According to a recent news report, a major political row has broken out in Germany which has the politicians of the länder at each other's throats.
This is nothing trivial, like going to war against France, but something really important. Germany's 16 land were all supposed to have enforced new rules designed to simplify spelling in their schools by 1 August. But, weeks after the deadline, the two largest, Bavaria and North-Rhine Westphalia, have broken ranks. Both conservative-ruled, they had decided to permit the old spellings as well.
Even worse, they are falling out in the towns of Ulm and Neu-Ulm, on opposite banks of the Danube and in different conservative-led states. They cannot agree how to spell the word "river," while "shipping" could have two "F"s in one town, but three in the other (Schiffahrt/Schifffahrt).
This is despite the new rules having been decades in the making. Unveiled in 1998, Germans have had seven years to get used to the changes. But a survey carried out at the beginning of August showed that two-thirds of Germans were still using the old spelling system and only one in five had made the full switch.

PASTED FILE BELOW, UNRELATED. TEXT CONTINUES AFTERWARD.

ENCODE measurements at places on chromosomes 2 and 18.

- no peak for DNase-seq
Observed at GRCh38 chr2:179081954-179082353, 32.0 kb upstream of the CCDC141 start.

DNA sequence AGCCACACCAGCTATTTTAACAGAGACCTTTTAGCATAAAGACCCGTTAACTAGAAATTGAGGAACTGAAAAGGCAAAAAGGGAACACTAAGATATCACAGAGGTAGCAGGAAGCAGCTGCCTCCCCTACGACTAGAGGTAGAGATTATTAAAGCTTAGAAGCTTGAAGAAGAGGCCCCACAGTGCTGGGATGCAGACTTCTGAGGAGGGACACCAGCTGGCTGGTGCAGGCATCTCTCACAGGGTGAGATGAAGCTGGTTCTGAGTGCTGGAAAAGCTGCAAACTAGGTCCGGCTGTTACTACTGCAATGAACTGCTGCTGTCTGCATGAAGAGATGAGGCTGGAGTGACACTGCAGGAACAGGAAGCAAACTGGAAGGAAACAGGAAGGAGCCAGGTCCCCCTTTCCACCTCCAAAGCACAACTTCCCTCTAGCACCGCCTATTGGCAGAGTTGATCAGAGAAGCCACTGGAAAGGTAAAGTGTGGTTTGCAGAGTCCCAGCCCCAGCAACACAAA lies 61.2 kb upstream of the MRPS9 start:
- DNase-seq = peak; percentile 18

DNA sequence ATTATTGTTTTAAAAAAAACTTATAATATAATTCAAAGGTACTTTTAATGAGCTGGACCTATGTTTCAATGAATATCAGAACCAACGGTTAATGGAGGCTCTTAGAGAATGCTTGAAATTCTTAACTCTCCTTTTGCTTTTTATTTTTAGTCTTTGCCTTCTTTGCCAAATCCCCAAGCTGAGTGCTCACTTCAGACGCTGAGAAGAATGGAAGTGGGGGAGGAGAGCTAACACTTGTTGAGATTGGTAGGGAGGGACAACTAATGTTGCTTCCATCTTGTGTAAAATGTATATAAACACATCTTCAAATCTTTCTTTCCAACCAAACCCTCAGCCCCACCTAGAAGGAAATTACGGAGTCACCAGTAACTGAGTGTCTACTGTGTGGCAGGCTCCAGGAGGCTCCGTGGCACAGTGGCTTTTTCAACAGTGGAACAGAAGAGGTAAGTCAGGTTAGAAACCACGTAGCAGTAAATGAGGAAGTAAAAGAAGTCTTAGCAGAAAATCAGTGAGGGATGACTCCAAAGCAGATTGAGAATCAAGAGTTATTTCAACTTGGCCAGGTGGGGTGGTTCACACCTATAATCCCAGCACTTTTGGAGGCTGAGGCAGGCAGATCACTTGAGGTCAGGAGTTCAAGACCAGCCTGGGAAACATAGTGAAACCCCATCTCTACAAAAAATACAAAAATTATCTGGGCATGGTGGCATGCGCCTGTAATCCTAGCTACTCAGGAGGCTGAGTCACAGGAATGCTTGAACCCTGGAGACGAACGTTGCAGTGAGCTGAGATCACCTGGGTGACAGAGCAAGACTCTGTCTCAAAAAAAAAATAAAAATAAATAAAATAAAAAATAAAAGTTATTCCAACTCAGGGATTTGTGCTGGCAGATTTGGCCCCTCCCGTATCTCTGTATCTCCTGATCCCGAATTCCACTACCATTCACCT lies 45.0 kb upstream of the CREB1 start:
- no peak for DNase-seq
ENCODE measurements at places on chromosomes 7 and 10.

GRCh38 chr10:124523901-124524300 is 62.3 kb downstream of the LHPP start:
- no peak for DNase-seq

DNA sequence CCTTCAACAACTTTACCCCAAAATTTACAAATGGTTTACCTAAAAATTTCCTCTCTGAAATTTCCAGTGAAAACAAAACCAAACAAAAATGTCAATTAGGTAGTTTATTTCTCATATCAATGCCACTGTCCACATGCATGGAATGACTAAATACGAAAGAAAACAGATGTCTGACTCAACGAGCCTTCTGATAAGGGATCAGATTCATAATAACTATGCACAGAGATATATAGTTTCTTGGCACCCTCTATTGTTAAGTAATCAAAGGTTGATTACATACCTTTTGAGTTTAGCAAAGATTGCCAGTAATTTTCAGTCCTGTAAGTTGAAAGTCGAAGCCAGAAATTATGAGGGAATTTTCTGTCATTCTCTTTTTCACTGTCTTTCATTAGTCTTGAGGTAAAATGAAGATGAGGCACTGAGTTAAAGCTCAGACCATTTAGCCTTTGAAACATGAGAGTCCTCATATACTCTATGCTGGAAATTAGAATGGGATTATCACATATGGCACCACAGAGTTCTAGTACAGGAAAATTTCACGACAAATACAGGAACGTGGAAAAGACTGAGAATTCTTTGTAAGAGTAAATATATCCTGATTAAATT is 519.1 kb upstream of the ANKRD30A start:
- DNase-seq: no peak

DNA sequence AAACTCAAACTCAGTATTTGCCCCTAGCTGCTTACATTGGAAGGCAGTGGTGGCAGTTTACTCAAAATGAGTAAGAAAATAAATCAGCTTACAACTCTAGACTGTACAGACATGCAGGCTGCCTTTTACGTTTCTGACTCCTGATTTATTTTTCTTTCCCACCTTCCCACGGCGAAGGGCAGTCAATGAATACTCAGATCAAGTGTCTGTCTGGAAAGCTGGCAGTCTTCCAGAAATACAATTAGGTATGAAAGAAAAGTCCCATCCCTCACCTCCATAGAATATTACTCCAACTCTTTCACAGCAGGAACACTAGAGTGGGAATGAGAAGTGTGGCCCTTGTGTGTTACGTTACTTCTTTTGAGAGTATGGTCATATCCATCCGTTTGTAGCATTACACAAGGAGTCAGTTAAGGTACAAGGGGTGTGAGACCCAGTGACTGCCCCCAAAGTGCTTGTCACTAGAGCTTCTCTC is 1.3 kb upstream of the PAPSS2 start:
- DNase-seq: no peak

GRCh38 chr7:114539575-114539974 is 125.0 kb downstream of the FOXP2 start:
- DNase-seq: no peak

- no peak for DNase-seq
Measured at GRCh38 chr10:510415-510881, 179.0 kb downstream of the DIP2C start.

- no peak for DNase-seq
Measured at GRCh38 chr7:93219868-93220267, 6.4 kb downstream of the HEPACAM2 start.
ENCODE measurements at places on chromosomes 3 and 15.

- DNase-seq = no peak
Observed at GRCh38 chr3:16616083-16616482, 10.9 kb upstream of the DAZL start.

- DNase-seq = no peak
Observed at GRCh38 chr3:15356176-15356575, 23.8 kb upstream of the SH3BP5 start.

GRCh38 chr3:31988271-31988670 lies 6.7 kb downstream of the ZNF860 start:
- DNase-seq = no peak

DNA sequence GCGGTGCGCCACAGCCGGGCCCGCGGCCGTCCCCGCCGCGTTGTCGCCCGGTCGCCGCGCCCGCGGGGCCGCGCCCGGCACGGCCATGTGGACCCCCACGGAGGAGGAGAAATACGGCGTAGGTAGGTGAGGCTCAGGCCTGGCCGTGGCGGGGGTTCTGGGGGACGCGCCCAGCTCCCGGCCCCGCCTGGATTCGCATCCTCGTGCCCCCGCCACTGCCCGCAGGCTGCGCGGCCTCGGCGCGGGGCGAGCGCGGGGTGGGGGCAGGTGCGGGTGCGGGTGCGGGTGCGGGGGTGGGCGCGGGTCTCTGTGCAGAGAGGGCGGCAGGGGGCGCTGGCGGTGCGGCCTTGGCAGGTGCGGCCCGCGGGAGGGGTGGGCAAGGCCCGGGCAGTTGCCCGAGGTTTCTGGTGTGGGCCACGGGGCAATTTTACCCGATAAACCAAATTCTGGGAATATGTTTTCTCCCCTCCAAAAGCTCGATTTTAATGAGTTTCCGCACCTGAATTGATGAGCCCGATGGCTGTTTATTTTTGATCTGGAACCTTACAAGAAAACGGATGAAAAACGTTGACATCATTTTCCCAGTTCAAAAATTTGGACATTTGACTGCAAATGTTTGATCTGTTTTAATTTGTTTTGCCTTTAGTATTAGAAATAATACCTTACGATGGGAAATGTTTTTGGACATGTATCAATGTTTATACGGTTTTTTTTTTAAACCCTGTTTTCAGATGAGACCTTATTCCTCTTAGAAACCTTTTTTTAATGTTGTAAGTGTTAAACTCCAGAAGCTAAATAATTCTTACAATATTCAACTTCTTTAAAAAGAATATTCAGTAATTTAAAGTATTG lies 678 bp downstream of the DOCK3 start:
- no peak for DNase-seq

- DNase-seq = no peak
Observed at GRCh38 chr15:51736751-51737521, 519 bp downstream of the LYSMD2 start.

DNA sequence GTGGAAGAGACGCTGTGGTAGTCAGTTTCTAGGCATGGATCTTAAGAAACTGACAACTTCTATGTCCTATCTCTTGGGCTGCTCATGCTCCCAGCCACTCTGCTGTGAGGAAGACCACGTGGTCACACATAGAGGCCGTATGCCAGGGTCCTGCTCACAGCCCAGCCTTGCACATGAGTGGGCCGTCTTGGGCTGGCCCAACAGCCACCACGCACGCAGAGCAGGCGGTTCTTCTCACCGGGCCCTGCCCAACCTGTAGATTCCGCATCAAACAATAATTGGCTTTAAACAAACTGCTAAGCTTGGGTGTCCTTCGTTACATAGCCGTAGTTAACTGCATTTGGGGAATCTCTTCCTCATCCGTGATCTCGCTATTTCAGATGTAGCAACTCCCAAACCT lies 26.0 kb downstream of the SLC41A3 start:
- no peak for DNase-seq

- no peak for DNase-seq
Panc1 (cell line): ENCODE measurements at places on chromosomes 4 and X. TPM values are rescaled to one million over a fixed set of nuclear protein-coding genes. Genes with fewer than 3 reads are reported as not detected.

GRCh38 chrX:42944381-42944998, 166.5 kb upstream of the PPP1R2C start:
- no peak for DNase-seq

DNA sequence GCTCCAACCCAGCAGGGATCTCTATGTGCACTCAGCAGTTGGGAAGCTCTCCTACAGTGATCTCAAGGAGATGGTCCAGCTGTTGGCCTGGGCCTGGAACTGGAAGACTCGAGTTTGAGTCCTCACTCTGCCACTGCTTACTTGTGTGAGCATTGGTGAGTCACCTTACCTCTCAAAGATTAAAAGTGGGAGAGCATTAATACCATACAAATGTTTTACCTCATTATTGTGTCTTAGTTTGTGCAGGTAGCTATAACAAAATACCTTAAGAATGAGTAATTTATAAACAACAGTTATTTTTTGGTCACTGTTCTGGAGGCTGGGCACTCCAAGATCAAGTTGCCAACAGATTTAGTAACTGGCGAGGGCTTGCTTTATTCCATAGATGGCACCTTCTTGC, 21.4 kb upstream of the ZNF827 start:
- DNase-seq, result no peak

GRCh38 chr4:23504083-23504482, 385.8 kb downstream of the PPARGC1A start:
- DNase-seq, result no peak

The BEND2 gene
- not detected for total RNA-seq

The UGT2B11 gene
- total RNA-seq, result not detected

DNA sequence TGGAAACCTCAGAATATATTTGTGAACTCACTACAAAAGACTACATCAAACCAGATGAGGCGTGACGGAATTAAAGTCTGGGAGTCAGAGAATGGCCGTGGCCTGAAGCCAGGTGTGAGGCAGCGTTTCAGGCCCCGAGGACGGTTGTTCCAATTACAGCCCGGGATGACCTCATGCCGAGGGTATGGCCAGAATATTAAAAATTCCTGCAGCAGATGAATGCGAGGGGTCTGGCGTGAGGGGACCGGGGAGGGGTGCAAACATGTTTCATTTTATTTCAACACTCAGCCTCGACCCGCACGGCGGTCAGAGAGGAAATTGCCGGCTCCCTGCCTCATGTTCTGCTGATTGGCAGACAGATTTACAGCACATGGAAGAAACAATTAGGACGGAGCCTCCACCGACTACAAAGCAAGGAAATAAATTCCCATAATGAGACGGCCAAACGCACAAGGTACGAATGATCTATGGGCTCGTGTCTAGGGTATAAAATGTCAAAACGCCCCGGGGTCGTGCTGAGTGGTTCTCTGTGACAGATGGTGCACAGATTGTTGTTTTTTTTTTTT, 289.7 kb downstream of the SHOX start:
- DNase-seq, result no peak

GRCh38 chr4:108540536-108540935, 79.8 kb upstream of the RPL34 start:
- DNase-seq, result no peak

The issue has its serious side of course. Media commentators are saying that Germany's inability to sort out the issue illustrates a wider resistance to change which threatens to make the country a laughing stock. If Germans cannot agree on how to spell simple words, what then are the chances they will agree on measures to tackle complex economic and social problems?
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